[Chorus] Can’t be sure of how’s it’s going to be
When we walk into the light across the bar
But I’ll know you and you’ll know me
Out there beyond the stars
We’ve seen the secret things revealed by God
And we heard what the angels had to say
Should you go first, or if you follow me
Will you meet me in Heaven someday
Living in a mansion on the streets of gold
At the corner of Grace and Rapture Way
In sweet ecstasy while the ages roll
Will you meet me in Heaven someday
In sweet ecstasy while the ages roll
Will you meet me in Heaven someday

See you there, my friend.

With heartfelt thanks to Holly Bella Toschi for permission to share her words and to Ryan’s mom for allowing me to share her son with you.

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on birth, sorrow, and the promise of spring

Phipps - Spring Flower Show 2015; photo credit, Melissa Firman

This photo practically screams “Easter,” doesn’t it? Taken 4/4/2015 by me at the Phipps Conservatory, Spring Flower Show 2015, Pittsburgh, PA photo credit: Melissa Firman


On Easter … 
As disloyal as it feels to all my years of Sunday School and church attendance, the youth group activities that shaped me, the formal religious upbringing I’ve had, Easter has in recent years become less of a religious holiday for me and more of a celebration of spring, a renewal of the spirit. I say I’m Unitarian Universalist, which is what I identify with most, but the truth of the matter is that I’m somewhat lapsed in my UU church attendance/involvement.

This tends to happen fairly regularly; I’m the only one in the family with any interest in attending church these days, so while the notion is still ingrained in me from years gone by that this should be/needs to be a family affair, it’s not our reality and making it be a solo effort is more difficult than I imagined.

On Birthdays… 
Perhaps I’m a bit more reflective than usual this Easter morn, given that I’ve just marked another trip around the sun in terms of a birthday.  It has been a low-key birthday weekend. We went out to eat on Friday to The Oven Pizza Company in Wexford – I had been wanting to try it for awhile because I’d heard great things about their gluten-free pizza, which I really liked. The kids liked the wings, too. (Longer review soon but the bottom line is that we’ll be back.)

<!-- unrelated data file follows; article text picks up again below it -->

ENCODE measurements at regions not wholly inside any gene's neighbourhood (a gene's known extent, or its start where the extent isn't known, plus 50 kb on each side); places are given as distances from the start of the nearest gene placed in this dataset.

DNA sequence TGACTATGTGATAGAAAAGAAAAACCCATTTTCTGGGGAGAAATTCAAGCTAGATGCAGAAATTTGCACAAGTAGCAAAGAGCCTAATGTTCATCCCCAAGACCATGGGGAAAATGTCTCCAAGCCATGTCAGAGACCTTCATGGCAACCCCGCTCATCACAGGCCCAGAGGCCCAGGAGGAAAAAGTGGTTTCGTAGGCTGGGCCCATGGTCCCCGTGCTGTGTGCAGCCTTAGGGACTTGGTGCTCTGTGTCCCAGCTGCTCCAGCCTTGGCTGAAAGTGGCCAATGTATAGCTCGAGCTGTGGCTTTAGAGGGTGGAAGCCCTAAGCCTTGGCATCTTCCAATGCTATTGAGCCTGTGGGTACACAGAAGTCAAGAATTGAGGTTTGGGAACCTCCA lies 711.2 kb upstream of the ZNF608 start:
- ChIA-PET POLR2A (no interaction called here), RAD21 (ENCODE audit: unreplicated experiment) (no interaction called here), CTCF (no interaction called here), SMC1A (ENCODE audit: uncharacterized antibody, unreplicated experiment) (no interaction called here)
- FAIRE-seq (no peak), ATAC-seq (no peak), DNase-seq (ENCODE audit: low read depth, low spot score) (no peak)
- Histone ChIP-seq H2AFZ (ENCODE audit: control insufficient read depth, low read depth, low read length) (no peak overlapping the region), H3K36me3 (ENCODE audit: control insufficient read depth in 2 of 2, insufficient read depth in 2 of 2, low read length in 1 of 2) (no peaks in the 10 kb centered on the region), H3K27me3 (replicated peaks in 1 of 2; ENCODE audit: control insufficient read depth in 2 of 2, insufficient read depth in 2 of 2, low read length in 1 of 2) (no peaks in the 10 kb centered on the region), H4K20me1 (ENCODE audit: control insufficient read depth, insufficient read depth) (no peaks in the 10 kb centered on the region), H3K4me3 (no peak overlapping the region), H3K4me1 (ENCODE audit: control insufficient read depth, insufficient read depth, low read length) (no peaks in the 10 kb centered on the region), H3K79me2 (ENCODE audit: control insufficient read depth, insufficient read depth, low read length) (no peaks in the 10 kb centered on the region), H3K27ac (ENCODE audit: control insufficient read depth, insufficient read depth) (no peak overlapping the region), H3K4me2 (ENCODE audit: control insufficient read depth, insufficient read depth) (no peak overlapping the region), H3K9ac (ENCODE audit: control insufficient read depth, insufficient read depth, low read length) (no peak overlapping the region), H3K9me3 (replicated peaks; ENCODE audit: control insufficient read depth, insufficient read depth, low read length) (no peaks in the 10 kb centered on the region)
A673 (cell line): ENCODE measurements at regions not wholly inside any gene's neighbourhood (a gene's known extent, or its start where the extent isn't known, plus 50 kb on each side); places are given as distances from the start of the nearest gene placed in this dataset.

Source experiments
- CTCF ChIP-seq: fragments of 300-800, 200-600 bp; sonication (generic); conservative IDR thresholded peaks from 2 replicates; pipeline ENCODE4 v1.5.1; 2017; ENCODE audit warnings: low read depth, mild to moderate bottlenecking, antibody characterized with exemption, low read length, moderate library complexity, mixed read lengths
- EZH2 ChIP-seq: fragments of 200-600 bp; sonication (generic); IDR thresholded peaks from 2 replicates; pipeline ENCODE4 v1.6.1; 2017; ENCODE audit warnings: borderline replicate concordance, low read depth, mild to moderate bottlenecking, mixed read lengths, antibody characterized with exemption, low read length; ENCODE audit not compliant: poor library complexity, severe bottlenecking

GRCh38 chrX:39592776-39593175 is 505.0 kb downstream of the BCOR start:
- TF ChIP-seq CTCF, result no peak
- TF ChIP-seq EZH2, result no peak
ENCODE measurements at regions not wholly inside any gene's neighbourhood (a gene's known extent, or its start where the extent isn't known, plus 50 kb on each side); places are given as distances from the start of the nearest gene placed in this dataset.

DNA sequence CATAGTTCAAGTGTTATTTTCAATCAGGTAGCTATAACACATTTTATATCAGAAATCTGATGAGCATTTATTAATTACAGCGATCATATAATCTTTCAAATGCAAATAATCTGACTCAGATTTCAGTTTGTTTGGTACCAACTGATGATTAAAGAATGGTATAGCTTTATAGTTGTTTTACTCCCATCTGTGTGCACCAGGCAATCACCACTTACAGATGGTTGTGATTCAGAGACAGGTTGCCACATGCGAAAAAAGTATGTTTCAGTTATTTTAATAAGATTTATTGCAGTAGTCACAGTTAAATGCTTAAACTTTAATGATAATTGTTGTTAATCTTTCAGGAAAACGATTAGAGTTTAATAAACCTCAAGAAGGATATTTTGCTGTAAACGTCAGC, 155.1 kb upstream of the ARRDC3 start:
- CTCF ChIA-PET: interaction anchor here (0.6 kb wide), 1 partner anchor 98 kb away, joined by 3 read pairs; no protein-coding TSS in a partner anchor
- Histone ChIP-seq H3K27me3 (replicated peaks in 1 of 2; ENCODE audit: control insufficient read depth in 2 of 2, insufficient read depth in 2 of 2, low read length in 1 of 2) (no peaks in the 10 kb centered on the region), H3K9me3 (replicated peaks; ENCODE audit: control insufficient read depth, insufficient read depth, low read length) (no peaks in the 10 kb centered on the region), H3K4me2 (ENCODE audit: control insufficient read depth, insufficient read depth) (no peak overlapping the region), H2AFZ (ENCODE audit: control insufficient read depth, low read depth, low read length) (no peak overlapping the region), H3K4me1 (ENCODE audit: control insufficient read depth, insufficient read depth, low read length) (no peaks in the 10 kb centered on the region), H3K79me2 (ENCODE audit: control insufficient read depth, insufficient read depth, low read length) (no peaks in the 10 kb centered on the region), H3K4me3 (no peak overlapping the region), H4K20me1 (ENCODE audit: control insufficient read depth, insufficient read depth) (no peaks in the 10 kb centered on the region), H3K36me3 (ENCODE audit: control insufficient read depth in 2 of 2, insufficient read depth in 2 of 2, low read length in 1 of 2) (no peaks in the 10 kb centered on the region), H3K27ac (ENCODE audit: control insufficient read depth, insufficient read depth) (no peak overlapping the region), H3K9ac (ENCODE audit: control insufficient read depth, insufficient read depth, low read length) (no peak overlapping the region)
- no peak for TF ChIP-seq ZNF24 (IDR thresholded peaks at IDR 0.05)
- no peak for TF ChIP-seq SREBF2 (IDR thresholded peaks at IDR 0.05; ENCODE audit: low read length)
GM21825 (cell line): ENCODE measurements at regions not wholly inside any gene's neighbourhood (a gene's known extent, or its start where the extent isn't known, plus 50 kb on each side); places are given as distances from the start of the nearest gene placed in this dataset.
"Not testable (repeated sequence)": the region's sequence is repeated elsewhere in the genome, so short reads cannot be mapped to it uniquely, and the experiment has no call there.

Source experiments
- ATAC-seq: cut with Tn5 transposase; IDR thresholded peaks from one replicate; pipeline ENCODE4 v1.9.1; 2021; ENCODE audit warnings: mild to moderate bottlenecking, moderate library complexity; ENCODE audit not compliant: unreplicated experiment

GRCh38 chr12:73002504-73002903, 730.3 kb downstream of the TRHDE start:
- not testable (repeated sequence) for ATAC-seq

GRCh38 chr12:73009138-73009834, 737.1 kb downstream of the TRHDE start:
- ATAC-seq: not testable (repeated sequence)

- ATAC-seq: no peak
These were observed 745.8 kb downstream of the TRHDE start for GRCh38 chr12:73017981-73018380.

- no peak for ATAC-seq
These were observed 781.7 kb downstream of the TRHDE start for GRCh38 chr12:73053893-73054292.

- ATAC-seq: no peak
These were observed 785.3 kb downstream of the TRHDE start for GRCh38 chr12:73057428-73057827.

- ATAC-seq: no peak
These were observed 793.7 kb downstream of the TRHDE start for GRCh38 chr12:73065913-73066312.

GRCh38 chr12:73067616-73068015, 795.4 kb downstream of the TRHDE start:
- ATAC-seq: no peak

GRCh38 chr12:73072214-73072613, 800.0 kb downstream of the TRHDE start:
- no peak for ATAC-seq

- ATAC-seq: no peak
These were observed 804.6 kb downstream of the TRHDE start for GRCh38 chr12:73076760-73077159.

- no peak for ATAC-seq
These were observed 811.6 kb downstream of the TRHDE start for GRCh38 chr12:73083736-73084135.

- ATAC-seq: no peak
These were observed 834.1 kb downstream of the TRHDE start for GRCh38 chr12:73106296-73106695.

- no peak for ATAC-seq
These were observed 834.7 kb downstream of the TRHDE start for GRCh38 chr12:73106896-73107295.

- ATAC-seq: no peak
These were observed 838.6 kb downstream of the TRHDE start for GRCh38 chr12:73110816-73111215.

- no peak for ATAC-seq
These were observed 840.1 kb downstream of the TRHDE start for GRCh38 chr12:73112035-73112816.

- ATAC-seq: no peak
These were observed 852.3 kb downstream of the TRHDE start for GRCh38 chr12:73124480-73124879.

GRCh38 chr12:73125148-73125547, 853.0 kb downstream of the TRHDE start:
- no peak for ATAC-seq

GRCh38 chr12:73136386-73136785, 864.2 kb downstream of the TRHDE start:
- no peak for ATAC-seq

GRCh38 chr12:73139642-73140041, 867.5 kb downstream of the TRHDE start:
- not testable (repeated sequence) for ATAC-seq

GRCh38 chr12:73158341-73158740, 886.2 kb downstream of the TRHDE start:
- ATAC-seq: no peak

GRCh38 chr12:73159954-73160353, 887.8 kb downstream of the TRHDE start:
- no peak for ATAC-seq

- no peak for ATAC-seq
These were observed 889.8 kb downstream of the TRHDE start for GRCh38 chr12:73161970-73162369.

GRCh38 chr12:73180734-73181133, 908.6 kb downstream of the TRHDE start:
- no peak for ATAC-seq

Phipps - Viola Hip Hop Cranbunny

“Viola Hip Hop Cranbunny” ~ as seen at the Phipps Spring Flower Show 2015, Pittsburgh, PA ~ April 4, 2015 ~ Photo Credit: Melissa Firman

Yesterday, The Girl and I went to the Phipps Conservatory and Botanical Gardens to take in the Spring Flower Show. I always enjoy the Phipps (these photos are all from our visit yesterday) and this year’s Flower Show was most welcome, given the ridiculous winter Pittsburgh was dealt. We also enjoyed a nice brunch at The Porch at Schenley, and some time at the Library. I read and browsed while The Girl participated in a teen anime program.

On Reading …

West of Sunset by Stewart O’Nan piqued my interest in reading more about Zelda and Scott, which is what intrigued me about Z: A Novel of Zelda Fitzgerald.  I’ve been listening to this in the car for the last two weeks or so. Really liked this one (Jenna Lamia’s narration is, as always, top notch) as it gave me a much more different perspective of Zelda than I’d had with West of Sunset. It’s also quite sad, as clearly Zelda was a woman born before her time. I’d like to think with better pharmacology and more modern psychological supports she would have been known more for more than being F. Scott Fitzgerald’s wife and gotten the recognition she deserved.